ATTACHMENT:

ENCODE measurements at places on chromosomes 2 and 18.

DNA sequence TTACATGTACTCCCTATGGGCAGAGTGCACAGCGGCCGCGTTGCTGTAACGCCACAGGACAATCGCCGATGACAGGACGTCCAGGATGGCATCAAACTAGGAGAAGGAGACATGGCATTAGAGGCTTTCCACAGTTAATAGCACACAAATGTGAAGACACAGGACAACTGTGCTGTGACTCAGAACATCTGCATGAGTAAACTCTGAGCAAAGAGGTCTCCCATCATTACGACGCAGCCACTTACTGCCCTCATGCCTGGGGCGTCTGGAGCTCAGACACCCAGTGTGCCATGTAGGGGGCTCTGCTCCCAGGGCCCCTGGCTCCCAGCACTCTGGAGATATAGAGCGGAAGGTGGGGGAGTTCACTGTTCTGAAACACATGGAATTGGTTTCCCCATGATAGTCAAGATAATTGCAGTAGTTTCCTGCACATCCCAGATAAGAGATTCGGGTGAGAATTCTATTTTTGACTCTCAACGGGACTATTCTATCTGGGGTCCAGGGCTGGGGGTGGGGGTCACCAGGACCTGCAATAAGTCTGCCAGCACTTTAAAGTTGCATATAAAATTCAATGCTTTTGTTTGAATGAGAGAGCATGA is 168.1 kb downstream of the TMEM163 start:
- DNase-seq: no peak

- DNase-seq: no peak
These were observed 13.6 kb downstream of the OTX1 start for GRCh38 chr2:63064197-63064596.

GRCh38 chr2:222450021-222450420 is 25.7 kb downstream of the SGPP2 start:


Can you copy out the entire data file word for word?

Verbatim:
ENCODE measurements at places on chromosomes 2 and 18.

DNA sequence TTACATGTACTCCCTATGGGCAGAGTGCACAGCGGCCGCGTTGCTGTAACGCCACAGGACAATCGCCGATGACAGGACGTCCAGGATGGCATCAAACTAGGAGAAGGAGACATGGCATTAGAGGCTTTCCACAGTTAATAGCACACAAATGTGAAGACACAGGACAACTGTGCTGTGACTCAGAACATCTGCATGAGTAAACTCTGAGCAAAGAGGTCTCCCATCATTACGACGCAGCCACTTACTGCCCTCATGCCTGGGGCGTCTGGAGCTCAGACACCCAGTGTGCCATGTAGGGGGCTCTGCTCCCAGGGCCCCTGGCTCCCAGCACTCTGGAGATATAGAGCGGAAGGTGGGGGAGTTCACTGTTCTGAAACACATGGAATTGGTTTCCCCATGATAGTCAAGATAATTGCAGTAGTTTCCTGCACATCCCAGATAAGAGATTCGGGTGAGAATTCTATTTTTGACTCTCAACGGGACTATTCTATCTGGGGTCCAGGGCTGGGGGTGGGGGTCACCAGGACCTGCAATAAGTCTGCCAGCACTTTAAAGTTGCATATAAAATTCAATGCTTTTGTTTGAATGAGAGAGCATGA is 168.1 kb downstream of the TMEM163 start:
- DNase-seq: no peak

- DNase-seq: no peak
These were observed 13.6 kb downstream of the OTX1 start for GRCh38 chr2:63064197-63064596.

GRCh38 chr2:222450021-222450420 is 25.7 kb downstream of the SGPP2 start: